Japan's economy expanded much faster than initially expected in the second quarter, adding to growing signs a solid recovery is taking hold and heightening the case for Prime Minister Shinzo Abe to proceed with a planned sales tax hike next year.
A marked improvement in capital expenditure led to an upward revision in April-June gross domestic product (GDP) to an annualised 3.8 percent expansion from a preliminary 2.6 percent increase, data released by the Cabinet Office showed on Monday.
The expansion, which roughly matched a median market forecast for a 3.7 percent increase, underscores the strength of Japan's recovery and boosts the chance the government will proceed with a two-staged increase in the sales tax.
(Read more: Is Japan's economic recovery gaining traction?)
It was the third straight quarter of increase following a 4.1 percent growth in January-March.
On a quarter-to-quarter basis, GDP growth was revised up to a 0.9 percent increase from a preliminary 0.6 percent.
Japan emerged from recession in 2012 and data for much of this year has shown the benefits of Abe's reflationary policies and the BOJ's aggressive stimulus.
Preliminary GDP data for April-June fell short of market forecasts due to weaker-than-expected capital spending, casting doubt on whether the tax hike will proceed as scheduled.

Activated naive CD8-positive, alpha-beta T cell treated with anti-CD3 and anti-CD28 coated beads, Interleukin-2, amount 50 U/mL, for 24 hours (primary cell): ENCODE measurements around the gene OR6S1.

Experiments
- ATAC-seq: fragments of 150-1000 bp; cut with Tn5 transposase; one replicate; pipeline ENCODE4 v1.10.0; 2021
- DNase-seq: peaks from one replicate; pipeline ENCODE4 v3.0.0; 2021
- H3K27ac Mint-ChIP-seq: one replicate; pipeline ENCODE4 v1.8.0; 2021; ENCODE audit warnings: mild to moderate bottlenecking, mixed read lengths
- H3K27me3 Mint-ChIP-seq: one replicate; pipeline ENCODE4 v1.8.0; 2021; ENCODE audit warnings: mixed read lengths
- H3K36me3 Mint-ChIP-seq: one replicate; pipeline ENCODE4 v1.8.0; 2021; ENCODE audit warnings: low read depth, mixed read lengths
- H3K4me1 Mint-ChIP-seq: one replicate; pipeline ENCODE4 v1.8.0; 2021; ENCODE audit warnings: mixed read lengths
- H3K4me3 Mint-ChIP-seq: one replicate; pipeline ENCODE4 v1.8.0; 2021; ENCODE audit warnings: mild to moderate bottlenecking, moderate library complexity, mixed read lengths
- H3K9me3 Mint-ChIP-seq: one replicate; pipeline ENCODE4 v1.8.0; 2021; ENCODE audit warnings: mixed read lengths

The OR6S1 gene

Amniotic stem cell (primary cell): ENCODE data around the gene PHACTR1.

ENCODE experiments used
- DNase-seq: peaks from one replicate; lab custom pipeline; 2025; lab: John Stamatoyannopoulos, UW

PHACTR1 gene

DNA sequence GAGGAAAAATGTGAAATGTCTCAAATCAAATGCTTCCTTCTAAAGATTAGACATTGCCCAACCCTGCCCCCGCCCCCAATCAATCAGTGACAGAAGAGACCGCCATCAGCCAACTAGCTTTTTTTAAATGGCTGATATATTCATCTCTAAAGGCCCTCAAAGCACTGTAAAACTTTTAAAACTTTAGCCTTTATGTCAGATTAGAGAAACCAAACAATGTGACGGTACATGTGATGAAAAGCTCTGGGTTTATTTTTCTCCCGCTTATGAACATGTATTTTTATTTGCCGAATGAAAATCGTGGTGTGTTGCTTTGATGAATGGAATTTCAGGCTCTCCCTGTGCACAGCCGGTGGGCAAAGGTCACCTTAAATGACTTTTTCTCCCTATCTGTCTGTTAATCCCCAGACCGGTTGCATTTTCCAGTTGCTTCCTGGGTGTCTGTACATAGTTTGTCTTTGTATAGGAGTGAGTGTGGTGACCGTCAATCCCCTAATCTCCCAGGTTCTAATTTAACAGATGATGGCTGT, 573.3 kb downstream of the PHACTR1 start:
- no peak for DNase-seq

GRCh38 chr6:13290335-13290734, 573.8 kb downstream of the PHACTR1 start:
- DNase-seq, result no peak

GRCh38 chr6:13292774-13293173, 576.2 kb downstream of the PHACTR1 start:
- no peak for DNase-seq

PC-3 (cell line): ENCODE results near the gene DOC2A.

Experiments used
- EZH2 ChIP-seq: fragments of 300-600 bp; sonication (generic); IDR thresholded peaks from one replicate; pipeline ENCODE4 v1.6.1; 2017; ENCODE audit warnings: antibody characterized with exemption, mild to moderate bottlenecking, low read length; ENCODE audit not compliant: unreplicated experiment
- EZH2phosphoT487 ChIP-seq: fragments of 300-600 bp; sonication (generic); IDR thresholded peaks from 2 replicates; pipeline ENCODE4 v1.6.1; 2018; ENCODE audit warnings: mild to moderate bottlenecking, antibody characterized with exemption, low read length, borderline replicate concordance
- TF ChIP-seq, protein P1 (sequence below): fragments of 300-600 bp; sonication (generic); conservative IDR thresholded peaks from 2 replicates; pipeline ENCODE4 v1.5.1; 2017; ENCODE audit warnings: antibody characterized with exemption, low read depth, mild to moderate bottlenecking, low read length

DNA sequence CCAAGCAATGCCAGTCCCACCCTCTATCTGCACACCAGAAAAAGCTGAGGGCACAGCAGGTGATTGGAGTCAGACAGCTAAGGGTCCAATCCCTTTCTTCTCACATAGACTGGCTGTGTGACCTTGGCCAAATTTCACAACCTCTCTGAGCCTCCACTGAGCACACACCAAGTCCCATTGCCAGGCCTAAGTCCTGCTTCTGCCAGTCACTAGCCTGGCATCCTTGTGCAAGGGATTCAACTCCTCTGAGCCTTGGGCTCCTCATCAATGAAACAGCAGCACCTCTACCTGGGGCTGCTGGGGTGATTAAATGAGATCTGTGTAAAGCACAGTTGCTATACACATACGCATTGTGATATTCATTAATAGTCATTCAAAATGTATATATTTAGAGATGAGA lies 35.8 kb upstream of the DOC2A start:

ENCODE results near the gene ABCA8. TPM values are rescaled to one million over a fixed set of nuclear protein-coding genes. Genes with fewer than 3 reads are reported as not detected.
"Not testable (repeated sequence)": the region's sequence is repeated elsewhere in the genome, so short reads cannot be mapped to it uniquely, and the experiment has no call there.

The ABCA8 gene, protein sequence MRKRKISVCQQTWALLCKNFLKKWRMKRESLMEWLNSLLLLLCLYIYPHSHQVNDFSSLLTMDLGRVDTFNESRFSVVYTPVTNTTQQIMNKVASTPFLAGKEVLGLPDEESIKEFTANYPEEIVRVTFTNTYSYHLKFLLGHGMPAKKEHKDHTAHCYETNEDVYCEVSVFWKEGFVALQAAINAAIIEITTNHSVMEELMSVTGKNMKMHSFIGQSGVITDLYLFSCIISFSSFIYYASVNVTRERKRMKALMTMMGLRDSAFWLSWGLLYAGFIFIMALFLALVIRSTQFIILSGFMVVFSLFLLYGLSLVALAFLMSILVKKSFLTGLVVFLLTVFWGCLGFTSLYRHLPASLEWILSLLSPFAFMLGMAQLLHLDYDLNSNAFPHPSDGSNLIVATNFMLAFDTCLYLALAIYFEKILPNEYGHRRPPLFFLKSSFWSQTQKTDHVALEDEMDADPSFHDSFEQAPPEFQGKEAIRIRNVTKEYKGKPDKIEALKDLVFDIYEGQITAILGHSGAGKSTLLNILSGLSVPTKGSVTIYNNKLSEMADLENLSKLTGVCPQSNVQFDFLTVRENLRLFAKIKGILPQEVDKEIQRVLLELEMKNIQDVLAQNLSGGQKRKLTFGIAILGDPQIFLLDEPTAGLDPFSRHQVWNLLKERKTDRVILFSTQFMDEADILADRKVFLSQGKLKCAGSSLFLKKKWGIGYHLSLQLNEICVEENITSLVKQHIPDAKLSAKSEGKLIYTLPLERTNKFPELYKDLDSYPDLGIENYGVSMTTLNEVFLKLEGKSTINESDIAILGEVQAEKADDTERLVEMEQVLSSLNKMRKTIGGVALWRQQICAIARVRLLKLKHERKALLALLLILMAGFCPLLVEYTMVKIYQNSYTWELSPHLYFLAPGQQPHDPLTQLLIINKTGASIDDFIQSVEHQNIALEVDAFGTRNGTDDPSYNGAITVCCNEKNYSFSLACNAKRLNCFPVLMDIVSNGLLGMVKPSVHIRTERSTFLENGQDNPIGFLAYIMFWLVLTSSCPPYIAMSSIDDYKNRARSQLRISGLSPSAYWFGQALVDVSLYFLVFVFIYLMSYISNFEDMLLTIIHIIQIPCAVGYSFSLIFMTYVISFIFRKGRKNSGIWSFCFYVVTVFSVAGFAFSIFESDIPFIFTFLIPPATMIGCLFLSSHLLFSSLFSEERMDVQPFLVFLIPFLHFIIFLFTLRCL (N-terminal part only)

(Read more: Bank of Japan stays pat, says economy recovering)
But capital expenditure was revised up to a 1.3 percent rise from the preliminary 0.1 percent decline, suggesting that improving business sentiment is prompting companies to spend more on plant and equipment.
The data gives the government more ammunition to counter critics of the tax hike, who have called for a delay or watering down of the increase on the view Japan's economy is still too weak to weather the pain.
Abe has made ending economic stagnation among his key policy priorities, but must also be mindful of fixing Japan's tattered finances with public debt having ballooned to double the size of its $5 trillion economy due to past fiscal stimulus and the rising social welfare costs for a rapidly ageing population.
(Read more: Why the Bank of Japan is right to stay 'passive')
The government has cited revised GDP data as among key factors in deciding whether to go ahead with lifting the sales tax to 8 percent from 5 percent next April, and to 10 percent in October 2015. Abe is expected to make a decision early October.